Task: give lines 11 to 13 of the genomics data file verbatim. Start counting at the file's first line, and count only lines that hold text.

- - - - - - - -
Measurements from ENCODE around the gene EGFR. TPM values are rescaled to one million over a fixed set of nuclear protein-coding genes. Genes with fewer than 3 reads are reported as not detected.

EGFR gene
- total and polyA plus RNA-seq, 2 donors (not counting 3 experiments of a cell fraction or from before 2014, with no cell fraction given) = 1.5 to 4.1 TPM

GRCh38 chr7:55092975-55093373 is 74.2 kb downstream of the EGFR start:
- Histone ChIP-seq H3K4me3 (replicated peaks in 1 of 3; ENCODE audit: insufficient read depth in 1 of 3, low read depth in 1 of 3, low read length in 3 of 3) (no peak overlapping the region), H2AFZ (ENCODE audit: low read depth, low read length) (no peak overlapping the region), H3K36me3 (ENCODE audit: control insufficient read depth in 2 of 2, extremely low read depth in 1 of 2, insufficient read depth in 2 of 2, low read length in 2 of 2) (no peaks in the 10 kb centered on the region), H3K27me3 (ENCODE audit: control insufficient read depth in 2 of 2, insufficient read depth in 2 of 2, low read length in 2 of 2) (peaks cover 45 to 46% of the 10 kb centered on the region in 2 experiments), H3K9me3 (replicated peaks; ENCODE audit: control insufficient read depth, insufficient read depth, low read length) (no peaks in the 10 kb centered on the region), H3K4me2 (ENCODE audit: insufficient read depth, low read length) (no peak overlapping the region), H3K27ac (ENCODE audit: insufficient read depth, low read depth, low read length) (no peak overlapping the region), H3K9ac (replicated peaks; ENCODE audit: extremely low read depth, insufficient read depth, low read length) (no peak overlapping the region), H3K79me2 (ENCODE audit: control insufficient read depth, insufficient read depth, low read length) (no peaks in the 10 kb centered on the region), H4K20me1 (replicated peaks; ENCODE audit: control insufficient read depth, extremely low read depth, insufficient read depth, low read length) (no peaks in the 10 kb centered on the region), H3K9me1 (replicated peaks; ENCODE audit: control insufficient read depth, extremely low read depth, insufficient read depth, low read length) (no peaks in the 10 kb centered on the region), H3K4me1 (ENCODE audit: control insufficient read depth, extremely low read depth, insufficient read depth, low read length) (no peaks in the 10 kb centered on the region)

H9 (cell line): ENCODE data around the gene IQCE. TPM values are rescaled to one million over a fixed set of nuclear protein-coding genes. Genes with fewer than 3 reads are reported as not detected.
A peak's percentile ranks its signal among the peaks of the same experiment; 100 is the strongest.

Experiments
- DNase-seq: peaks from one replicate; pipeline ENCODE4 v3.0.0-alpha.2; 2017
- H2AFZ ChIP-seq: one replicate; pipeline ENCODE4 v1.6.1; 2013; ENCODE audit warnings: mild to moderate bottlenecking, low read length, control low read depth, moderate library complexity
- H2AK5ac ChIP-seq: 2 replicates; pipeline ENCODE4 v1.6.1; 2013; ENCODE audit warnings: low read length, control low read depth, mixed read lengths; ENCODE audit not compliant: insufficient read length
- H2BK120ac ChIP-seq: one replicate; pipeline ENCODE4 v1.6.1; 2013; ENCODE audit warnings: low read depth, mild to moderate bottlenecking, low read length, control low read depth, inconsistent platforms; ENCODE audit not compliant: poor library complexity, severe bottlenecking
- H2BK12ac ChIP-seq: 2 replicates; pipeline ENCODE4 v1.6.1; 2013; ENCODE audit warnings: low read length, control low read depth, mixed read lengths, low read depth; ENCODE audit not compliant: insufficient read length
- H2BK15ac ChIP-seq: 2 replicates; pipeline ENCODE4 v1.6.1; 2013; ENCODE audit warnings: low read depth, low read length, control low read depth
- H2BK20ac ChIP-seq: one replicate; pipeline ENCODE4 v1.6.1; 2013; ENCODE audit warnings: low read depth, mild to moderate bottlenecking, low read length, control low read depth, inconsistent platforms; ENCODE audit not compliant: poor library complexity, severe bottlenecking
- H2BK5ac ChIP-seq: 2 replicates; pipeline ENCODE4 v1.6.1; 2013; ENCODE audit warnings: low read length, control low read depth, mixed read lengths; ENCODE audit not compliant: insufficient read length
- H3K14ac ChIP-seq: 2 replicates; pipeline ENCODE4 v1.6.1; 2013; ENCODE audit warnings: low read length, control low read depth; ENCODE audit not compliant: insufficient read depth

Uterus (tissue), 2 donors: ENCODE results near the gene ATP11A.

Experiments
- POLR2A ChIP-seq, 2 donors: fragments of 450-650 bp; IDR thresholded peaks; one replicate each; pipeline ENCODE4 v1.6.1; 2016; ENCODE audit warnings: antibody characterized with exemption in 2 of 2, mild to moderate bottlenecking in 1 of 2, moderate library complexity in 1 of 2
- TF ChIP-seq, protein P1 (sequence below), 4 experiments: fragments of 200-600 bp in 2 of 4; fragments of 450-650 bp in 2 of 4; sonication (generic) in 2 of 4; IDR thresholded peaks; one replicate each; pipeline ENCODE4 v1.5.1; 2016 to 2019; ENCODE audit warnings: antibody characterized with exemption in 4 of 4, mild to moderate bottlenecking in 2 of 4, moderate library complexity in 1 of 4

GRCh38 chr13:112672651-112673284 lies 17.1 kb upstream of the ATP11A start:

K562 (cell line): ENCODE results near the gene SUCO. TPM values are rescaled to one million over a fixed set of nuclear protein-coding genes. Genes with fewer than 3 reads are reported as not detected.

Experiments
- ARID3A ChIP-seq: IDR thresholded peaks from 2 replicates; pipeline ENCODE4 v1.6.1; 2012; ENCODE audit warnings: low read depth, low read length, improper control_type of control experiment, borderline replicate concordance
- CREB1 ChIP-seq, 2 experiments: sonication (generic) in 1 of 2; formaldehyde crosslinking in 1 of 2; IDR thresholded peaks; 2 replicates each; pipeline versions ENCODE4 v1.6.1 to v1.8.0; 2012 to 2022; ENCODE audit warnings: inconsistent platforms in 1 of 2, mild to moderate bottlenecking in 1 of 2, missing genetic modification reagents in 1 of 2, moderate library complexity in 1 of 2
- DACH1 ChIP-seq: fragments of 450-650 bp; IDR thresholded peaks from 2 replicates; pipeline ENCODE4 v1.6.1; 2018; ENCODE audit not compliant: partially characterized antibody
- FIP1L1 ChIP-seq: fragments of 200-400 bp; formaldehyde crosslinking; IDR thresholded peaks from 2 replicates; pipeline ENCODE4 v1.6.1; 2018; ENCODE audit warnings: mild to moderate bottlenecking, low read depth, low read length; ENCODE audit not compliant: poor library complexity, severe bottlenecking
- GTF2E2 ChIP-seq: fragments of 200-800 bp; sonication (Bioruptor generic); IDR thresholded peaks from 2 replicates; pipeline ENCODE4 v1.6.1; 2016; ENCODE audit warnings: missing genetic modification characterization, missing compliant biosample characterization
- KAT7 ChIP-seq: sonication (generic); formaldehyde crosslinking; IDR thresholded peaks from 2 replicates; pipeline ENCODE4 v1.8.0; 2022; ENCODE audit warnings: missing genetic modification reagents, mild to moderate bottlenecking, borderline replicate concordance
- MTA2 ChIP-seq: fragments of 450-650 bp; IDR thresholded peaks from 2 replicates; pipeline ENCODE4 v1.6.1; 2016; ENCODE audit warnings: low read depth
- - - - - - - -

- H2AK5ac ChIP-seq: 2 replicates; pipeline ENCODE4 v1.6.1; 2013; ENCODE audit warnings: low read length, control low read depth, mixed read lengths; ENCODE audit not compliant: insufficient read length
- H2BK120ac ChIP-seq: one replicate; pipeline ENCODE4 v1.6.1; 2013; ENCODE audit warnings: low read depth, mild to moderate bottlenecking, low read length, control low read depth, inconsistent platforms; ENCODE audit not compliant: poor library complexity, severe bottlenecking
- H2BK12ac ChIP-seq: 2 replicates; pipeline ENCODE4 v1.6.1; 2013; ENCODE audit warnings: low read length, control low read depth, mixed read lengths, low read depth; ENCODE audit not compliant: insufficient read length